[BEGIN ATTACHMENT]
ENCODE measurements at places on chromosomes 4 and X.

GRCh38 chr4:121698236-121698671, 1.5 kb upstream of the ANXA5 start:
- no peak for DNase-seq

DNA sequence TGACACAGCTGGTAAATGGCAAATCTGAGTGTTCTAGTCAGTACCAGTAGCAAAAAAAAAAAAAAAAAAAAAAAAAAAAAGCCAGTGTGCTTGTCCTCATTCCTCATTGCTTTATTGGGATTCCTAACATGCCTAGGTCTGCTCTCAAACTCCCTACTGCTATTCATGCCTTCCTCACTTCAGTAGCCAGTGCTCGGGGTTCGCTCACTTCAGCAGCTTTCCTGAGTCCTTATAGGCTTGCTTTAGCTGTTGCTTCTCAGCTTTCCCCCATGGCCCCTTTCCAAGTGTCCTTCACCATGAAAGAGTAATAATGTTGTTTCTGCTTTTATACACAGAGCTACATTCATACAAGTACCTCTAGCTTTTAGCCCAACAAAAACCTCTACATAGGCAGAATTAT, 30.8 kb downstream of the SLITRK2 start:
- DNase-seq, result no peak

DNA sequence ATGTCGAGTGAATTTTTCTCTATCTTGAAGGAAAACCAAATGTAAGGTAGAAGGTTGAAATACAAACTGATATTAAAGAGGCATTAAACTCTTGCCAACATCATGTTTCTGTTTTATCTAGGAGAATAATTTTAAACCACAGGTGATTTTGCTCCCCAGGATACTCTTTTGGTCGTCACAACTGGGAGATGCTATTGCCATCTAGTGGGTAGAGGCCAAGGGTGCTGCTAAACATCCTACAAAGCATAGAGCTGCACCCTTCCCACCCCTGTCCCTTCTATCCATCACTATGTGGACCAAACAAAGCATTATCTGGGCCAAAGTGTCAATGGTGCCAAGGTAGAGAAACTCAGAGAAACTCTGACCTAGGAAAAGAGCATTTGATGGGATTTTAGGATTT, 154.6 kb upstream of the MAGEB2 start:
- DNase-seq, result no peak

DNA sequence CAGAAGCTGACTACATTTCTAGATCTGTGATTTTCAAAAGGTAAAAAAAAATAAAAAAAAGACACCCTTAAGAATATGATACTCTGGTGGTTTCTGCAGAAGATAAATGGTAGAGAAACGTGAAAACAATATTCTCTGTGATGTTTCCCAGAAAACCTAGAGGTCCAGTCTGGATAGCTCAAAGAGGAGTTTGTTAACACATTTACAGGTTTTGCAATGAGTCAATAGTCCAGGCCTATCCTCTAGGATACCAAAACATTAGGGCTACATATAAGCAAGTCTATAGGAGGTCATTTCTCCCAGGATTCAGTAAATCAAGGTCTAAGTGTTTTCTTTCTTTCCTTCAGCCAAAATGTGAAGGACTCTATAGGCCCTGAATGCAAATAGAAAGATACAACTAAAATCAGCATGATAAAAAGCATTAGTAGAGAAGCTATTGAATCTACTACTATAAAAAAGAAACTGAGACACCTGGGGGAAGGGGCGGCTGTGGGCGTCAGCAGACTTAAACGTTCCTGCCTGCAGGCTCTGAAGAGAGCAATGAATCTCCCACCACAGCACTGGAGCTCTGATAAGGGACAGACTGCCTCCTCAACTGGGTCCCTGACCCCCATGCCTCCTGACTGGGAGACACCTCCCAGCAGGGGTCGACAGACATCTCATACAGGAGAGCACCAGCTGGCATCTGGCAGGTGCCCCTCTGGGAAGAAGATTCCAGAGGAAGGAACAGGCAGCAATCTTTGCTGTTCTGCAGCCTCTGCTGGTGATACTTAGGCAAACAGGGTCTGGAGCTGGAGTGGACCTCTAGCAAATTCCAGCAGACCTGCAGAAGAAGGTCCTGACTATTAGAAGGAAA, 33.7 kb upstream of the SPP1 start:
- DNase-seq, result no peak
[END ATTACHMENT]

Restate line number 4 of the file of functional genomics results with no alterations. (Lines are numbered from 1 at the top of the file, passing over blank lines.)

DNA sequence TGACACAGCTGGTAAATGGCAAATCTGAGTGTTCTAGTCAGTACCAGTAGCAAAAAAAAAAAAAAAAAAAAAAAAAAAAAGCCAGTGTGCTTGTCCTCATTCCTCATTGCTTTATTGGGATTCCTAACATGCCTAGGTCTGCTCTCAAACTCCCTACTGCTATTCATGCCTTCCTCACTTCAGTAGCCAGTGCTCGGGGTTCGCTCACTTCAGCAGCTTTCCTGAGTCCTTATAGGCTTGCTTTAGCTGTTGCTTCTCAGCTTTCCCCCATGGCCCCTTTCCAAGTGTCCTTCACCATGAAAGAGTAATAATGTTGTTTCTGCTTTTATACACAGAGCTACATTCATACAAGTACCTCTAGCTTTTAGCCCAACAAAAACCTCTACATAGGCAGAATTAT, 30.8 kb downstream of the SLITRK2 start: